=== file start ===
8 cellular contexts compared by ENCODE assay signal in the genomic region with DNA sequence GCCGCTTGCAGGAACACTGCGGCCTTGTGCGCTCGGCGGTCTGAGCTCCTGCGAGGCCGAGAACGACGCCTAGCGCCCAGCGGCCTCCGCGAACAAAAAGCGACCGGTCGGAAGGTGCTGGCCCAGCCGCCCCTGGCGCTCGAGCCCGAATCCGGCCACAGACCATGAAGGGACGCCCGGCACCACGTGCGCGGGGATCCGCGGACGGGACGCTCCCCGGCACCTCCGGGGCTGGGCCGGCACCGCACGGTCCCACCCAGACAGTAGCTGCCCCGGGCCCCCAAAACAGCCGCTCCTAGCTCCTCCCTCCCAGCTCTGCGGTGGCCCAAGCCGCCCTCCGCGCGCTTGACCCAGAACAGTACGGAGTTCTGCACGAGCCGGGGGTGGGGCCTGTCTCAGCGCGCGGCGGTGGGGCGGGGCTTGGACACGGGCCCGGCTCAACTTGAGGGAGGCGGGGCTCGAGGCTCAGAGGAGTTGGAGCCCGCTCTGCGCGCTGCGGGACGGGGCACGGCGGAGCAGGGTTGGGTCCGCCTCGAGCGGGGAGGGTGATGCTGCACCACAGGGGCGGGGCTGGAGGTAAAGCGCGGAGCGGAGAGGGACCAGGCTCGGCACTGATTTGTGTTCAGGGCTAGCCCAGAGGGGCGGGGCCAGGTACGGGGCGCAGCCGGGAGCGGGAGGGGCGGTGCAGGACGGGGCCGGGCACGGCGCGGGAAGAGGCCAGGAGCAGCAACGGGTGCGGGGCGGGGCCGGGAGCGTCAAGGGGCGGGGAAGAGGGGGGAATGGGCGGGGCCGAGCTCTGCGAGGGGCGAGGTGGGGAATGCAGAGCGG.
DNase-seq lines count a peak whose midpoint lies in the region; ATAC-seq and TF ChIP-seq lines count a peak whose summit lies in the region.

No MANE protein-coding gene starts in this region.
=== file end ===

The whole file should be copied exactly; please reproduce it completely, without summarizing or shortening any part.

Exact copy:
8 cellular contexts compared by ENCODE assay signal in the genomic region with DNA sequence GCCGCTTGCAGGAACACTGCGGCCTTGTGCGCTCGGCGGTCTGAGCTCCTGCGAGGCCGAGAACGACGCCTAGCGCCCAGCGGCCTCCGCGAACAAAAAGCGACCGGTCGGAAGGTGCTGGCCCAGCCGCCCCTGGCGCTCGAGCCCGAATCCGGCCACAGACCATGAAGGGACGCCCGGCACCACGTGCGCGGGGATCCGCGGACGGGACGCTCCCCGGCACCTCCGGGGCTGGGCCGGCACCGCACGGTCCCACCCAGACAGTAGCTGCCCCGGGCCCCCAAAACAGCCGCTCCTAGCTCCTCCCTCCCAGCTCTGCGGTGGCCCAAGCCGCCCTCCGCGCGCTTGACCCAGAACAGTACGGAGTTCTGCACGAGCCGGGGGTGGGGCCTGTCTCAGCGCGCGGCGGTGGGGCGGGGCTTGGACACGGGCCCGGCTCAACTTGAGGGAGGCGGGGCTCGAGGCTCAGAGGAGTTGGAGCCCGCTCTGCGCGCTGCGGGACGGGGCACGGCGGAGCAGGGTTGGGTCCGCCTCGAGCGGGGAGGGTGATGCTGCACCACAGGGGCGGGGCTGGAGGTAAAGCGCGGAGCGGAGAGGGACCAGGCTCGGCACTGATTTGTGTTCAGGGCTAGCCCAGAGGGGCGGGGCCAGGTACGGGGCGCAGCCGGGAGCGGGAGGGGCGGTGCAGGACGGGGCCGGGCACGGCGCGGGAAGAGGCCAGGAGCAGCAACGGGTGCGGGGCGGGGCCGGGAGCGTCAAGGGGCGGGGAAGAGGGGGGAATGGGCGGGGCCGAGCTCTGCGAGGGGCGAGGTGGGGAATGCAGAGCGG.
DNase-seq lines count a peak whose midpoint lies in the region; ATAC-seq and TF ChIP-seq lines count a peak whose summit lies in the region.

No MANE protein-coding gene starts in this region.